Appalachian Transition Initiative Leads Coalfields into New Year--and New Era
An excellent interview which emphasizes that coal mining only keeps Appalachia poor. Coal mining regions need a new energy future most of all.
Roadmaps to New Power: Appalachian Transition Initiative Leads Coalfields into New Year--and New Era
January 3, 2011 10:33 AM
Jeff Biggers interview with Kristin Tracz, a Research & Policy Associate at the Mountain Association for Community Economic Development (MACED).
Quote:JB:How extensive is mountaintop removal mining in eastern KY, in terms of jobs and economic revenue? And how many jobs have been lost, due to mechanization, over the past 25 years?
KT: Mountaintop removal mining is a common form of surface mining in eastern Kentucky. According to EIA 2009 data, 239 mines in eastern Kentucky were surface mines out of 449 total mines in the state, accounting for about 35% of total coal mined in Kentucky. That includes methods other than mountaintop removal mining like contour mining--it is hard to get great data about MTR sites explicitly. The cumulative effects of this kind of mining are only beginning to be understood, in terms of impacts on Appalachian people and places in the form of drinking water, air quality, forest productivity, land use and ultimately what kinds of economic choices we have in the future. Across all kinds of mining techniques, the number of jobs directly employed by the coal industry in Kentucky is down significantly from a high of over 50,000 in 1979 to only roughly 17,000 in 2006. Mining makes up less than 1% of non-farm employment in Kentucky, though in a few coal counties it runs as high as 20%.
Mechanization has certainly played a big role in the decrease of jobs. Until the mid-1990s, coal production was high in the state even while jobs declined dramatically. In the last fifteen years or so, production has also started to decline as thinner seams of coal are mined out--leading to further job loss.
Surface mining accounts for nearly half of Central Appalachian coal, but only about 38% of mining jobs in the region. The revenue question is harder to answer in terms of plain numbers. MACED released a report on the economics of coal in Kentucky last summer--it has a lot of this information for folks looking for background and context, and can be found at http://www.maced.org/coal.
JB: What is New Power---solar, wind, geothermal?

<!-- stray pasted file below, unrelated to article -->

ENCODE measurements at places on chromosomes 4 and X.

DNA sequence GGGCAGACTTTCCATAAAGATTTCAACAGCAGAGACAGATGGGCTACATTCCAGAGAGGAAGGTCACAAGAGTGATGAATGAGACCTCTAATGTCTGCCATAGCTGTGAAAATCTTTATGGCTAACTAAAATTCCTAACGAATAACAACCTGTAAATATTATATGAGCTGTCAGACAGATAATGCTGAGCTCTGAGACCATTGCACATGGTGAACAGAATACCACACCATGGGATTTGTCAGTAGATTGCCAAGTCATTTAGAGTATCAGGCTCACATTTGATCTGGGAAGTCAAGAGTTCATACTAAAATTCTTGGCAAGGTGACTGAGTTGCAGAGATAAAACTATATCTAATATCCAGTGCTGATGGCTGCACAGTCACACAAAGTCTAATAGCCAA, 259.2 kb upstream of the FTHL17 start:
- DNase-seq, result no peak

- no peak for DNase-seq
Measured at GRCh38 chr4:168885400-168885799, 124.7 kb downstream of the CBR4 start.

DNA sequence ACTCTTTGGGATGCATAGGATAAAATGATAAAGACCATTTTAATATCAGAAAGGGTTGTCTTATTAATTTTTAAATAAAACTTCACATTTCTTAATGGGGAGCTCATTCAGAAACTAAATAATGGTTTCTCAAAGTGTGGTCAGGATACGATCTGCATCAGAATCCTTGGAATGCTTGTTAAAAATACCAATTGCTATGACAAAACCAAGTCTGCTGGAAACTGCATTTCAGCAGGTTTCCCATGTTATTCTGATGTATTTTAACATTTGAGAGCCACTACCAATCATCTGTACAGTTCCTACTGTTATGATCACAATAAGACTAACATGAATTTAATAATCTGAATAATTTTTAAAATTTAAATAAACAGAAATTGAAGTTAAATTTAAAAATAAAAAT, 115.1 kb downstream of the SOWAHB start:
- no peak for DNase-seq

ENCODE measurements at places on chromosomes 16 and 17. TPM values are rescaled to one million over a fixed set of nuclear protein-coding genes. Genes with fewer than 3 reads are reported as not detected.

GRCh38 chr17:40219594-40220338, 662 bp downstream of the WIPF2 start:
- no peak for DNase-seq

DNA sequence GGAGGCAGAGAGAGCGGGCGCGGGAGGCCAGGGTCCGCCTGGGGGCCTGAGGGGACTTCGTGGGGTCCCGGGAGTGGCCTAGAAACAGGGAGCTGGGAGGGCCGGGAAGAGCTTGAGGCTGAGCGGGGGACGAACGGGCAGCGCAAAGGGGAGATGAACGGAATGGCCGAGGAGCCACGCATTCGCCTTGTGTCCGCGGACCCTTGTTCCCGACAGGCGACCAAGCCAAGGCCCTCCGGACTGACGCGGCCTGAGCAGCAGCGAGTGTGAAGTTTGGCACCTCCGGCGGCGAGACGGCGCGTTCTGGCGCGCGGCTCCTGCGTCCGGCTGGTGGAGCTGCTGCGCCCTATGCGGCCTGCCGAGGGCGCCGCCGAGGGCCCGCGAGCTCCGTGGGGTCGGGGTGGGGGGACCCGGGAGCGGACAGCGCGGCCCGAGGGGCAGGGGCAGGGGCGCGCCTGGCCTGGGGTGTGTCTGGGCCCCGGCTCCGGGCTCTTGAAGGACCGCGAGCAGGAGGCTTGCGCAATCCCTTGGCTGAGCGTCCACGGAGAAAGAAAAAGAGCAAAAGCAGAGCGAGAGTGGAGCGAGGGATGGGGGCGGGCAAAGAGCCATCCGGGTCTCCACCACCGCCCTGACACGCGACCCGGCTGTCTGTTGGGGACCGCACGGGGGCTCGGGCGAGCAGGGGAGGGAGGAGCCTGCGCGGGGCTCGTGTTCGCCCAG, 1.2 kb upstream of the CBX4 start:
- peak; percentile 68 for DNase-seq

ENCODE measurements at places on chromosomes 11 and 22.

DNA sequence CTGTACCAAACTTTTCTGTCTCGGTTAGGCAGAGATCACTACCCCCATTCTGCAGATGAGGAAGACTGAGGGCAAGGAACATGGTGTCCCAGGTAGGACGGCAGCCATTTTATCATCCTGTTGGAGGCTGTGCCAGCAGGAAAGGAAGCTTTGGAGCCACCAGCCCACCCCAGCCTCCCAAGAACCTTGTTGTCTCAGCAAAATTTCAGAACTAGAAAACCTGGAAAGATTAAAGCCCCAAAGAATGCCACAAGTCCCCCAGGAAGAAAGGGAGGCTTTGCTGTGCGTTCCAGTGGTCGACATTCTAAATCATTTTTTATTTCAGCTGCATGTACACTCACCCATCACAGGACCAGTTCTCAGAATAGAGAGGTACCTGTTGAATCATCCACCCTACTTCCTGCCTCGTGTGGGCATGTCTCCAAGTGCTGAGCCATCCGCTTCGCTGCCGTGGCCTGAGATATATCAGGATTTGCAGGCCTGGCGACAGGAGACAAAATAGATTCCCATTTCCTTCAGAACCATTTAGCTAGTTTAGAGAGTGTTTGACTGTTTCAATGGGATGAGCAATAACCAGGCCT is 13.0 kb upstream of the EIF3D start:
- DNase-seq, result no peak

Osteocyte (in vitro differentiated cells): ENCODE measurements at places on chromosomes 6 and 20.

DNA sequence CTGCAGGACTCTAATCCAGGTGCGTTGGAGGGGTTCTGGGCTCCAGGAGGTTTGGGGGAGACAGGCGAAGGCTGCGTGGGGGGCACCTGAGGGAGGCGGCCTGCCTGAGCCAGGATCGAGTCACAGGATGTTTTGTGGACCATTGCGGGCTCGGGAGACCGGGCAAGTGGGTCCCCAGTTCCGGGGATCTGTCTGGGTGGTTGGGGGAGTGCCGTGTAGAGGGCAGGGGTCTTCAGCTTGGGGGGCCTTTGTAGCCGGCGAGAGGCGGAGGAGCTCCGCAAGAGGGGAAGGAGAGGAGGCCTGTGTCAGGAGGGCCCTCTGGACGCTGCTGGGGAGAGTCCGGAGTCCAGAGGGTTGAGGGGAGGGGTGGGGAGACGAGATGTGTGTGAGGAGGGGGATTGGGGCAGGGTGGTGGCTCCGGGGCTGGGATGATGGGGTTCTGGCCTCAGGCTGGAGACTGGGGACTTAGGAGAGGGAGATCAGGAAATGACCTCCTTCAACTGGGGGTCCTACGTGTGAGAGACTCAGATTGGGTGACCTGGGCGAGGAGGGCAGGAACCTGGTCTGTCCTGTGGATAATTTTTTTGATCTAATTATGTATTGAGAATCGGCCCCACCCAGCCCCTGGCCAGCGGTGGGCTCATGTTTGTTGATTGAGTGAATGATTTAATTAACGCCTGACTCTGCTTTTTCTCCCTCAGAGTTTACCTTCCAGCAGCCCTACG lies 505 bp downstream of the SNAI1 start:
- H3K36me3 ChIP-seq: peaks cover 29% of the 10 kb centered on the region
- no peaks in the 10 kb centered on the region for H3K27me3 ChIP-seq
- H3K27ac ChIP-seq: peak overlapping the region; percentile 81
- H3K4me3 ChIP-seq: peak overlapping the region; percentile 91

KT: In Kentucky's case, there's a real need to focus on efficiency first. Historically low-cost electricity has allowed folks to largely ignore investments in efficiency in their homes, schools, offices and public buildings. But rates are rising quickly--43% on average over the last 5 years in Kentucky--and the cheapest energy is of course the energy you don't produce.
After you've gone after all the efficiency savings you can, then looking at renewable technologies like wind, hydro, solar photovoltaics and solar hot water make a lot of sense. Kentucky has net-metering, which allows customers with a renewable energy system on their property to provide power back to the grid and offset personal consumption. In combination with state and federal tax credits, it can make good economic sense to install a system on a house or commercial property. It would make even more sense if we had the kind of regulatory framework that valued renewable energy and energy efficiency installations in Kentucky, like the renewable and efficiency portfolio standards passed in Ohio, Pennsylvania, North Carolina and just recently, Arkansas.
Research is being done across the state into what the feasibility of different technologies under different circumstances could be. The common theme seems to be so far that the further technology advances - in terms of hub heights for wind turbines, and efficiency of solar collectors - the better Kentucky looks for deploying renewable technologies. We probably won't end up being the picture of massive wind farms like the Midwest or solar farms like the Mojave Desert, but there is a lot of potential for distributed generation in Kentucky. The next challenge will be to ensure we have the transmission capacity to handle it, but a policy commitment to distributed renewable generation would help speed up the research process for transmission improvements.
More at: http://www.huffingtonpost.com/jeff-bigge...03573.html